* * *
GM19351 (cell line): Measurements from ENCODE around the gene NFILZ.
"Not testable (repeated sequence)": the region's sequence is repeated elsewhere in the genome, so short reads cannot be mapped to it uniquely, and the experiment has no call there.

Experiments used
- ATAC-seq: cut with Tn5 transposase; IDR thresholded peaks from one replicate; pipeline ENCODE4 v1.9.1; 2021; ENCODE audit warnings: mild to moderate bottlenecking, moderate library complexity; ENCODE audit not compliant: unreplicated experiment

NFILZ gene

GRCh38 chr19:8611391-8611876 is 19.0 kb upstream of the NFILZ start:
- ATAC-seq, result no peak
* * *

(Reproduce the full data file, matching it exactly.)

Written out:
GM19351 (cell line): Measurements from ENCODE around the gene NFILZ.
"Not testable (repeated sequence)": the region's sequence is repeated elsewhere in the genome, so short reads cannot be mapped to it uniquely, and the experiment has no call there.

Experiments used
- ATAC-seq: cut with Tn5 transposase; IDR thresholded peaks from one replicate; pipeline ENCODE4 v1.9.1; 2021; ENCODE audit warnings: mild to moderate bottlenecking, moderate library complexity; ENCODE audit not compliant: unreplicated experiment

NFILZ gene

GRCh38 chr19:8611391-8611876 is 19.0 kb upstream of the NFILZ start:
- ATAC-seq, result no peak